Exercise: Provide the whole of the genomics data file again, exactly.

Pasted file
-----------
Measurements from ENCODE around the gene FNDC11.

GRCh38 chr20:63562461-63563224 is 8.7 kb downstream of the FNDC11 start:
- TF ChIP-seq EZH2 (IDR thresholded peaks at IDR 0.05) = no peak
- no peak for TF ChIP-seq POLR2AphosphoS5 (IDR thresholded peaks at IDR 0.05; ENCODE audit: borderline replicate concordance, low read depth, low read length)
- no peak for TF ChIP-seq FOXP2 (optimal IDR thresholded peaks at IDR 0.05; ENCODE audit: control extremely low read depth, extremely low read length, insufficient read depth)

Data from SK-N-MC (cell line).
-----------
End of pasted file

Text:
Measurements from ENCODE around the gene FNDC11.

GRCh38 chr20:63562461-63563224 is 8.7 kb downstream of the FNDC11 start:
- TF ChIP-seq EZH2 (IDR thresholded peaks at IDR 0.05) = no peak
- no peak for TF ChIP-seq POLR2AphosphoS5 (IDR thresholded peaks at IDR 0.05; ENCODE audit: borderline replicate concordance, low read depth, low read length)
- no peak for TF ChIP-seq FOXP2 (optimal IDR thresholded peaks at IDR 0.05; ENCODE audit: control extremely low read depth, extremely low read length, insufficient read depth)

Data from SK-N-MC (cell line).